Increases in Secondhand Smoke After Going Smoke-Free: An Assessment of the Impact of a Mandated Smoke-Free Housing Policy Article

abstract

  • Abstract Objective The 12-month impact of federally mandated smoke-free housing (SFH) policy adoption (July 2018) was assessed using two markers of ambient secondhand smoke (SHS): airborne nicotine and particulate matter at the 2.5-micrometer threshold (PM2.5). Methods We measured markers of SHS in Norfolk, VA from December 2017 to December 2018 in six federally subsidized multi-unit public housing buildings. Multi-level regression was used to model the following comparisons: (1) the month immediately before SFH implementation versus the month immediately after, and (2) December 2017 versus December 2018. Results There was a 27% reduction in indoor PM2.5 and a 32% reduction in airborne nicotine in the first month after SFH adoption, compared to the month prior to adoption. However, there was a 33% increase in PM2.5 and a 25% increase in airborne nicotine after 12 months. Conclusions US Department of Housing and Urban Development (HUD)-mandated SFH can reduce SHS in multi-unit housing. However, SFH could also plausibly increase indoor smoking. Policy approaches adopted by individual properties or housing authorities—for example, property-wide bans versus allowing designated smoking areas—could be driving this potential unintended consequence. Implications Successful implementation of SFH by public housing authorities in response to the HUD rule requires ongoing attention to implementation strategies. In this sense, SFH likely differs from other policies that might be seen as less intrusive. Long-term success of SFH will depend on careful policy implementation, including plans to educate and support housing authority staff, inform and engage residents, and build effective partnerships with community agencies.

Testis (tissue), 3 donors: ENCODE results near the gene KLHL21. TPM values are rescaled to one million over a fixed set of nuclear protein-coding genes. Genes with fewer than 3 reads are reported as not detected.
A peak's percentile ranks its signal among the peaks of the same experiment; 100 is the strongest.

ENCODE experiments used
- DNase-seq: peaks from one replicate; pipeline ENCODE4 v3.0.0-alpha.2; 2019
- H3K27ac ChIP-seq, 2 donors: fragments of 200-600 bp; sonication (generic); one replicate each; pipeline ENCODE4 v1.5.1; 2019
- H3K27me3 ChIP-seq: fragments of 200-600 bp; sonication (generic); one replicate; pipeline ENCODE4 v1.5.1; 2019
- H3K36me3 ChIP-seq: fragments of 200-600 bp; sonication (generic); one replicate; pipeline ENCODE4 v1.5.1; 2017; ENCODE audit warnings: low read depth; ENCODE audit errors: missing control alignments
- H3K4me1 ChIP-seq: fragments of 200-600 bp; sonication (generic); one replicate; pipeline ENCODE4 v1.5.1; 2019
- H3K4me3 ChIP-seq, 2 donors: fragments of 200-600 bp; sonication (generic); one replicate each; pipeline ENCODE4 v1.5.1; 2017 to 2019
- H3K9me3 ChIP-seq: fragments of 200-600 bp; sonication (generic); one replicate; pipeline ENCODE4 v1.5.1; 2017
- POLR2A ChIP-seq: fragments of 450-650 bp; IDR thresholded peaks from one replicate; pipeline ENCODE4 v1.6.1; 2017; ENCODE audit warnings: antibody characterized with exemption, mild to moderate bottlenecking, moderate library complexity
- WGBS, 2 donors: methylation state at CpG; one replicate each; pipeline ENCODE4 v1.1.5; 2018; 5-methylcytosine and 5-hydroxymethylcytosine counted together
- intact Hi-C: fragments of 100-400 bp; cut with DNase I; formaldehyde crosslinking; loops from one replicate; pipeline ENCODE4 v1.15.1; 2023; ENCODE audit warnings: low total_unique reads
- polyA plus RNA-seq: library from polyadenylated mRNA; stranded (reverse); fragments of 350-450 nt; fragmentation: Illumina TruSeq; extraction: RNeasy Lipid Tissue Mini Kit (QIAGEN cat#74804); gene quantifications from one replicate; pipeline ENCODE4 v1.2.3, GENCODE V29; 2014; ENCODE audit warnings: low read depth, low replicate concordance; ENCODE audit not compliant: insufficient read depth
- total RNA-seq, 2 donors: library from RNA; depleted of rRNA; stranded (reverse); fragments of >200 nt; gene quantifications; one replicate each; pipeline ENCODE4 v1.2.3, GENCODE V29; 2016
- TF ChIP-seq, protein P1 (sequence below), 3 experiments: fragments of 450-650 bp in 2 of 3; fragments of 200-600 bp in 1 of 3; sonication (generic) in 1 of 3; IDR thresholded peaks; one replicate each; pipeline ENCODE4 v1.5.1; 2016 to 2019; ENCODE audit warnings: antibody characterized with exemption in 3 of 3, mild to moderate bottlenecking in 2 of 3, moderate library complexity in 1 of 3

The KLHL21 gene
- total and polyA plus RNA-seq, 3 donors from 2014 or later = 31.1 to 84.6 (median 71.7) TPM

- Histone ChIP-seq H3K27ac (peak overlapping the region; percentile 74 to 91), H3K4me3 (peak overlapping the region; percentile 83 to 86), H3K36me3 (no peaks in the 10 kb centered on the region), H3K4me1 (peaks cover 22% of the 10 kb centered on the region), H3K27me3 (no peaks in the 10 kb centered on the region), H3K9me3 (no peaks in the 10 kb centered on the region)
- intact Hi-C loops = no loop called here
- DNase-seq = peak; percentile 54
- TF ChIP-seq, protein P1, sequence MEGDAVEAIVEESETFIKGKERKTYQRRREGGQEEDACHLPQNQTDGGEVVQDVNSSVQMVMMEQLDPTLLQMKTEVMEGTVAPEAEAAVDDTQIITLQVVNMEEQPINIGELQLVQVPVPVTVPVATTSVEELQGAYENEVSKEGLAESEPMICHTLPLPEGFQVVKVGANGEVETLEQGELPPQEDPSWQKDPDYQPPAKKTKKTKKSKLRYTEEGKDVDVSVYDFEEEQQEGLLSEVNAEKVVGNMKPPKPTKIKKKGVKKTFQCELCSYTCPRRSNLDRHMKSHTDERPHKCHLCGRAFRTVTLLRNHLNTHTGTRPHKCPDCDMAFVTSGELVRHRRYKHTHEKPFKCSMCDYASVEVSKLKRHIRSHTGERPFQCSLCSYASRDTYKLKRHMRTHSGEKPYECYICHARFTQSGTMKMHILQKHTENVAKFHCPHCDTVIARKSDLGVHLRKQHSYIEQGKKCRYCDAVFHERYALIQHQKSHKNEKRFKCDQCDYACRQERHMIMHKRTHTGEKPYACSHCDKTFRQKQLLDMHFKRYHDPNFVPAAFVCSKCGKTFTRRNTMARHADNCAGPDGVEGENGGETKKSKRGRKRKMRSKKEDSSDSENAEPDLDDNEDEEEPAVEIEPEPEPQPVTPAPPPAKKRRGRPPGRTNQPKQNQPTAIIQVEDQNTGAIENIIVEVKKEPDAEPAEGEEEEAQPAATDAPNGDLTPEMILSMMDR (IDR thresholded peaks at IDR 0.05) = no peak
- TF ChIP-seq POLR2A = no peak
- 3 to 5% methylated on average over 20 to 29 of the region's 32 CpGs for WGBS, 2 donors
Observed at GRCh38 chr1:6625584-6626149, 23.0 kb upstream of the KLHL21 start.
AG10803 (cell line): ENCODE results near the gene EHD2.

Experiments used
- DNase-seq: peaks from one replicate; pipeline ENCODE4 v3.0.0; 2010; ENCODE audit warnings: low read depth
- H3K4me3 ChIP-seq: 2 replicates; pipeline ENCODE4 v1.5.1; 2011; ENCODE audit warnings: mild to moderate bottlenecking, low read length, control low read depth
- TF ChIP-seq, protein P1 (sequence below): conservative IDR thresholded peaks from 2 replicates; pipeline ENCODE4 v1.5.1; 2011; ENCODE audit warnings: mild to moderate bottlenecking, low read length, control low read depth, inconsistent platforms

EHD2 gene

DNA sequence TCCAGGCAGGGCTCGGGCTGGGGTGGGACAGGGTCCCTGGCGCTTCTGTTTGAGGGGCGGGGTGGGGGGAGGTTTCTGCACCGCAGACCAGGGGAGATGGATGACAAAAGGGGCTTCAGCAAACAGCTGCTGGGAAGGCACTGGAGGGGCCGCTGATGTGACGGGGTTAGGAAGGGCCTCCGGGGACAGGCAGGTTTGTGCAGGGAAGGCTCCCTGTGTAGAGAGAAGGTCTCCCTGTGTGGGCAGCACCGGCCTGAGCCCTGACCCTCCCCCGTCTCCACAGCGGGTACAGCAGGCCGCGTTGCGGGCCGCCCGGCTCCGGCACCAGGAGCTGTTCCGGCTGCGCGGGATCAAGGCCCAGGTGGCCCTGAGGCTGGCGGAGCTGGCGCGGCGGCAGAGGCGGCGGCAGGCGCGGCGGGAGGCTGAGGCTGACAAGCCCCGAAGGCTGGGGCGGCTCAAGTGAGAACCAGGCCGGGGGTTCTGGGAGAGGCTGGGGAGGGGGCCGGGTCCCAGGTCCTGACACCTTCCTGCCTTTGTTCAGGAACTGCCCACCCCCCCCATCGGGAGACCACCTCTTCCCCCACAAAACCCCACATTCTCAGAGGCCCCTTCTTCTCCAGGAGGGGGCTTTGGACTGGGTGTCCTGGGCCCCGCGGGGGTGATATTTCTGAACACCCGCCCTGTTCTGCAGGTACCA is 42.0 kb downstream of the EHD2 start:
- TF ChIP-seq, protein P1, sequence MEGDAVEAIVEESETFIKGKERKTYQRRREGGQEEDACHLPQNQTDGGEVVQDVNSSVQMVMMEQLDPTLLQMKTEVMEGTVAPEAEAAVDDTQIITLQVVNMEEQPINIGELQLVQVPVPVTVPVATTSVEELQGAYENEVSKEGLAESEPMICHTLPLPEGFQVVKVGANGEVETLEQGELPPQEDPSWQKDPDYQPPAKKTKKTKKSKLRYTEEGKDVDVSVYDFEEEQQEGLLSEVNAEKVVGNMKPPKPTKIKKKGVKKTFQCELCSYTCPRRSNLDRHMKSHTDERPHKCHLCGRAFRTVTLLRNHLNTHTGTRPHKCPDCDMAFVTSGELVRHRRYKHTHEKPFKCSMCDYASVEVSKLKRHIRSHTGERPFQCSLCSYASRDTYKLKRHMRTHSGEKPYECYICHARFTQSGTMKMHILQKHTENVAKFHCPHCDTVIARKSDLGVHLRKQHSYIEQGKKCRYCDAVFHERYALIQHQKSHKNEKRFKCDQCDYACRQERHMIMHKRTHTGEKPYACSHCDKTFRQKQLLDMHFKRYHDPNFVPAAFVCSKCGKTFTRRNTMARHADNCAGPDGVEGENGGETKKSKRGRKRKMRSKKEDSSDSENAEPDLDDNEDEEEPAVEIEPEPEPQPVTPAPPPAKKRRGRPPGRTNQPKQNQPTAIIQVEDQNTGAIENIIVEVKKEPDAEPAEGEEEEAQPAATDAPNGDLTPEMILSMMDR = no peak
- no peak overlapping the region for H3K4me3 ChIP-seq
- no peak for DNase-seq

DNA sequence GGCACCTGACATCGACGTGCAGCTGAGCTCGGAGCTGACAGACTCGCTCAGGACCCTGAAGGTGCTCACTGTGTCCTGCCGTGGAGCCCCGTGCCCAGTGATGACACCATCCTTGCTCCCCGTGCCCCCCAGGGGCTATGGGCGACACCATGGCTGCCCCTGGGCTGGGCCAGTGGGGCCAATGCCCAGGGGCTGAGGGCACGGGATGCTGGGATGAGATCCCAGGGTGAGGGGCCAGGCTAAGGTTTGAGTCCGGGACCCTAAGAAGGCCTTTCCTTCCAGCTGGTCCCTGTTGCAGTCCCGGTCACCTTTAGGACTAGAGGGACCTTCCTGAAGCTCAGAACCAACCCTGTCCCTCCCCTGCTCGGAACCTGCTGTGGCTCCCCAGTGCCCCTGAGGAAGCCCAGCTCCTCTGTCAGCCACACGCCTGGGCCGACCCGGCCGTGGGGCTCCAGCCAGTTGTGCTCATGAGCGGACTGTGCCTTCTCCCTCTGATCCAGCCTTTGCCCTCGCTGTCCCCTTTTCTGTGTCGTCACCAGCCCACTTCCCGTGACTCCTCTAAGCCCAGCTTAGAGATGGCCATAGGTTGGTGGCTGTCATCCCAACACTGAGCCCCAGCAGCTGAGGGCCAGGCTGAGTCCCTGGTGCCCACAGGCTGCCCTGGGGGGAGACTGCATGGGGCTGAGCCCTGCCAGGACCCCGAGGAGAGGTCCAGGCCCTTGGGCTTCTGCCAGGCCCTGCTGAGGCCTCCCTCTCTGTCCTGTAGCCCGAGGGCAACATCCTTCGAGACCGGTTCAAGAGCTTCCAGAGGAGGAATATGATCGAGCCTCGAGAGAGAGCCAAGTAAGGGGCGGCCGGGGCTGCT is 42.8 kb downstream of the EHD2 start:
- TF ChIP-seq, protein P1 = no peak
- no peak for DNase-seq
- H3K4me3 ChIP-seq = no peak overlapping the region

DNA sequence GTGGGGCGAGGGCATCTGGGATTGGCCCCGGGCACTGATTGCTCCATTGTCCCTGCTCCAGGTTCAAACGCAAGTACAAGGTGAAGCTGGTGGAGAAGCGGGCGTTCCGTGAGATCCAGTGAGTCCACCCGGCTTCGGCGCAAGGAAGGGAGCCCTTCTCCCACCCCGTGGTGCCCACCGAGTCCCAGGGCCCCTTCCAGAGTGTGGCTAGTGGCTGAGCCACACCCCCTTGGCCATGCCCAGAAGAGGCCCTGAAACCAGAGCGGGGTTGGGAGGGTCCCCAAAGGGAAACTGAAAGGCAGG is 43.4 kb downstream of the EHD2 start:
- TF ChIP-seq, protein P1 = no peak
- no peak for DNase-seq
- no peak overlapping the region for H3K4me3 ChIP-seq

authors

  • Rees, Vaughan W
  • Jeng, Anna
  • Wray, Jasilyn A
  • Grucza, Richard A

publication date

  • 2020

published in